However, a more natural balance to the front three would surely help in that regard.
If Sunderland had been slicker and more ruthless in the penalty area on Saturday, they would have remained unbeaten going into the international break.
Adam Johnson was very much in the mood early on, as he drifted inside off the right flank, with QPR’s back four and midfield unsure over who was picking up the winger.
On the opposite flank, van Aanholt was similarly a threat.
The Dutch international had licence to burst forward and get the other side of Wickham, with QPR winger Matty Phillips offering little help to a right-back in Isla, who remains a rookie by Premier League standards.
All that promise came to nought though.
And by the half-hour mark, even the potential for a goal had ebbed away.
The gradual disappearance of Lee Cattermole’s composure was one factor in that turnaround, particularly after the Teessider was booked for a cynical – if soft – pull-back in his running battle with ex-Sunderland target Jordon Mutch.
When Cattermole knows he is on a disciplinary tight-rope, and an opposition crowd sense he is at risk of a second booking, the much-needed bite he adds to Sunderland’s midfield invariably fades.
But, in general, Sunderland became sloppier in their ball retention after that promising opening. On a couple of occasions, they were needlessly caught dallying in possession.
It gave QPR a route back into the game and after their hugely impressive summer signing Leroy Fer smashed a snorting long-ranger against the underside of the crossbar, Harry Redknapp’s side piled on the pressure.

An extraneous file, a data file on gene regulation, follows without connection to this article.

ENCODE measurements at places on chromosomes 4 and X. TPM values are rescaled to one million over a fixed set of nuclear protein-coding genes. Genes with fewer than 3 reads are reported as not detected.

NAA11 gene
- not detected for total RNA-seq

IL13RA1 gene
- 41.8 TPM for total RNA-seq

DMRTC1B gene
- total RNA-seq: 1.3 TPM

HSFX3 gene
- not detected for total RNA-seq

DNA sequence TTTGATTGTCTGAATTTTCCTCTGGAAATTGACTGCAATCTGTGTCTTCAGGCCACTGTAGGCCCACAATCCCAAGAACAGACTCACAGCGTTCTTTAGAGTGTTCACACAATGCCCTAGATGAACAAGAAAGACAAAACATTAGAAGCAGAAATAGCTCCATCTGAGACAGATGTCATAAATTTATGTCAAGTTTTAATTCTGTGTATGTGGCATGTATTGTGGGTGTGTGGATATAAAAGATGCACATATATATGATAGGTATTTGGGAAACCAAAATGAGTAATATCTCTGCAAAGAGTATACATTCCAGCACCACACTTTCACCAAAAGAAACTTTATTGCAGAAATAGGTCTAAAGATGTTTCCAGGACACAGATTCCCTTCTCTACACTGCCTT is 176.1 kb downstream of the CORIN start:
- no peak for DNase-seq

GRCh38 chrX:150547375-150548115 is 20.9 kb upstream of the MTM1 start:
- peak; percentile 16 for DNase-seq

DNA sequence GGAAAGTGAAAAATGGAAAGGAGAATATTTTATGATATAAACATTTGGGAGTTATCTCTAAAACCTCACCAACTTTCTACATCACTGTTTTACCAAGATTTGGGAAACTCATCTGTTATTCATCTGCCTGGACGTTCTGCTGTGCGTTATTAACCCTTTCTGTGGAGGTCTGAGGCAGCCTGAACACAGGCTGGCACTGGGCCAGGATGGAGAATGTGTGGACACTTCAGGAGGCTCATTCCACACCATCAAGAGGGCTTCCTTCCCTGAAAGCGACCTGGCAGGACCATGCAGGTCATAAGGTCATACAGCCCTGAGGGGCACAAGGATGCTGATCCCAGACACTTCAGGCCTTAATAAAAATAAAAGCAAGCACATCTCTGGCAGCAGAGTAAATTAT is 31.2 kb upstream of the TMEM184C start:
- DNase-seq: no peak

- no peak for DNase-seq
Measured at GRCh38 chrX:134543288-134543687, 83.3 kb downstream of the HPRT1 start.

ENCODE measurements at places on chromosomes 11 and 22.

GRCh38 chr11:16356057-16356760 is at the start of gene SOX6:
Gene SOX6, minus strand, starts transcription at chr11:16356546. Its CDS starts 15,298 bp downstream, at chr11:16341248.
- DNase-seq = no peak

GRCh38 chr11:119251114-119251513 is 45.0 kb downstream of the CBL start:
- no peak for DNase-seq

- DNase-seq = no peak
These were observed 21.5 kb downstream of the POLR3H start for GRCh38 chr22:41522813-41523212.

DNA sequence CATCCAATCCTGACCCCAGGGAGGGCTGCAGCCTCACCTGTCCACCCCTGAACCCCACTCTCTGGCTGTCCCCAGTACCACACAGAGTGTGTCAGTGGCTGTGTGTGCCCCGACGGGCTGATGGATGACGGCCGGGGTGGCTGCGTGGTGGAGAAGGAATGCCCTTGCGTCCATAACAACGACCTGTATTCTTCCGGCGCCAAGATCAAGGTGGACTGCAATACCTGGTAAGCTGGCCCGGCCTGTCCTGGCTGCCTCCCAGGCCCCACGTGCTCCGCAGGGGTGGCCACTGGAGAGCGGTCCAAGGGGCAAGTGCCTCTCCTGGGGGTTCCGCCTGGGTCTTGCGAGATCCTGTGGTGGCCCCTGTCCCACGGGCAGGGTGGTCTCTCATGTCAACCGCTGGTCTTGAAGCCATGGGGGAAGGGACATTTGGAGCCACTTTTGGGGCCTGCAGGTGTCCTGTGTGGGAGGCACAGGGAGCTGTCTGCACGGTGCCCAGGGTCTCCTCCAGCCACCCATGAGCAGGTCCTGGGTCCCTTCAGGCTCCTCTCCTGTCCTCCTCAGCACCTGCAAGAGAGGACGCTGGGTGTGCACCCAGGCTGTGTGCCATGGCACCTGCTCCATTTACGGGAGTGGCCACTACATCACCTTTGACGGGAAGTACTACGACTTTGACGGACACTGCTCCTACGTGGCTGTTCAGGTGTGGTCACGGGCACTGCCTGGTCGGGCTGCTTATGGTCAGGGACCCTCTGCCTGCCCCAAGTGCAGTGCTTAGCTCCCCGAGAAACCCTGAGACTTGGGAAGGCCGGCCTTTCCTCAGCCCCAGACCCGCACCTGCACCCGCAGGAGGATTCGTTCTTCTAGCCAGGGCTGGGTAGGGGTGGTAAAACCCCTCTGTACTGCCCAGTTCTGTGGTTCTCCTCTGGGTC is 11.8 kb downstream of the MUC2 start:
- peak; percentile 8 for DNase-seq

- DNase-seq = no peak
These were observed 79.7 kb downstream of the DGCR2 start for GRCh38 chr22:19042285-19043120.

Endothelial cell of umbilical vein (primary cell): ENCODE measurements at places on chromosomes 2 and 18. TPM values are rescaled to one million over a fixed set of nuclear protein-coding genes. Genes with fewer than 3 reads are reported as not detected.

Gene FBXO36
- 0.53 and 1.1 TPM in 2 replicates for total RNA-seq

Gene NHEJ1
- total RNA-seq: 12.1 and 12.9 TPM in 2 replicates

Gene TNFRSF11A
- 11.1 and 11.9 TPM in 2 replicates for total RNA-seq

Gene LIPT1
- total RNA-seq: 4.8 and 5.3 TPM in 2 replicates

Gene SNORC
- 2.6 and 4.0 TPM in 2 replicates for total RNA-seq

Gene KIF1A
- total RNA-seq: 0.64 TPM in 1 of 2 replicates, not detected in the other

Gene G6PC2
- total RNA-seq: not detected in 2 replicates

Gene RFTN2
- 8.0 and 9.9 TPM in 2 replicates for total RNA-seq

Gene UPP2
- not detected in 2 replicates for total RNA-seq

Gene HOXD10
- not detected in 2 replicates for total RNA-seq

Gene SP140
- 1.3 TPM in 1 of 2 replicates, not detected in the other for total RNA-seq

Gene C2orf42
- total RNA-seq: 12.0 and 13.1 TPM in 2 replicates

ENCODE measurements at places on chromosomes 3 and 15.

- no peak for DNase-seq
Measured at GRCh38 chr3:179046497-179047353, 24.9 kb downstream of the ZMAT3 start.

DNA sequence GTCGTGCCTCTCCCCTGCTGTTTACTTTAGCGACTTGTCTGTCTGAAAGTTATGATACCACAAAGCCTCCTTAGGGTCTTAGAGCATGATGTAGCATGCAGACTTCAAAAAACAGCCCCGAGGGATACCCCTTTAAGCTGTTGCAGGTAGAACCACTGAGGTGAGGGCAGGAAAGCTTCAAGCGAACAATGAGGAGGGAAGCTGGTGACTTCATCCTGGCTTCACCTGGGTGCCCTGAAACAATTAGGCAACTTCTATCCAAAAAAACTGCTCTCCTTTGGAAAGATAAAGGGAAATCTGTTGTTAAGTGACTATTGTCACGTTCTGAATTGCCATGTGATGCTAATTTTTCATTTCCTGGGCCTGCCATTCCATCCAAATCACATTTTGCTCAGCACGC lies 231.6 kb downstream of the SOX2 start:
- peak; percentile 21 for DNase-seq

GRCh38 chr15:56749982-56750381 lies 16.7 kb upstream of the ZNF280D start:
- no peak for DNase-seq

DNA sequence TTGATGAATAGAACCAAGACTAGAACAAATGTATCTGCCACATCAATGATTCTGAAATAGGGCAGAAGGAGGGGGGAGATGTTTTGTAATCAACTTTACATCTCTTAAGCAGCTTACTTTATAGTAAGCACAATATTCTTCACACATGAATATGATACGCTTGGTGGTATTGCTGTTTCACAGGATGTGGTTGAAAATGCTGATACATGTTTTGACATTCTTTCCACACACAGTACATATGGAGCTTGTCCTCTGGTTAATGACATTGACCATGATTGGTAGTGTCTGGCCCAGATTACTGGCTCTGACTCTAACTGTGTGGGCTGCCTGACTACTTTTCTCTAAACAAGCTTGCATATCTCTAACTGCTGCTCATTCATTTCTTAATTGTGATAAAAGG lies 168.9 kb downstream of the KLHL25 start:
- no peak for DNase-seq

Poyet’s side needed to accept the hosts were in the ascendancy and see the game through to half-time at 0-0.
Their failure to do just that with suitable game management cost them.
After Charlie Austin escaped from Wes Brown to smash the ball into the roof of the net, QPR had the platform to sit deep and defend their advantage.
They did it well and Sunderland were forced to feed off scraps.
Other than a couple of relatively routine saves from Green to deny Santiago Vergini at the start of the second half and Emanuele Giaccherini at the end, there was plenty of huff and puff from Sunderland, yet precious little end result.
Should that prompt blind panic that Sunderland are heading into the international break without a league win to their name and have failed to beat one of the Premier League’s new boys?
Not really. The margins between the bottom 13 sides in the top flight will be so thin this season that everyone is going to beat each other.
All Sunderland can do is strive to be as consistent as possible and build on the signs of encouragement which have been apparent in the campaign’s opening skirmishes.
An extra splash of quality today will of course help in that regard.
But it will take time for both Poyet and Lee Congerton to root out every problem cast by their predecessors.
QPR: Green, Isla, Caulker, Ferdinand, Hill, Barton, Fer (Taarabt 90), Mutch, Hoilett (Traore 83), Phillips, Austin (Zamora 68). Subs not used: Murphy, Onuoha, Henry, Dunne. Booked: Mutch (56)
SUNDERLAND: Mannone, Vergini (Altidore 82), O’Shea, Brown, van Aanholt, Cattermole, Larsson, Rodwell (Giaccherini 69), Johnson, Wickham, Fletcher (Buckley 69). Subs not used: Pantilimon, Jones, Bridcutt, Gomez. Booked: Cattermole (37), Giaccherini (90)
Attendance: 17,930. Referee: Robert Madley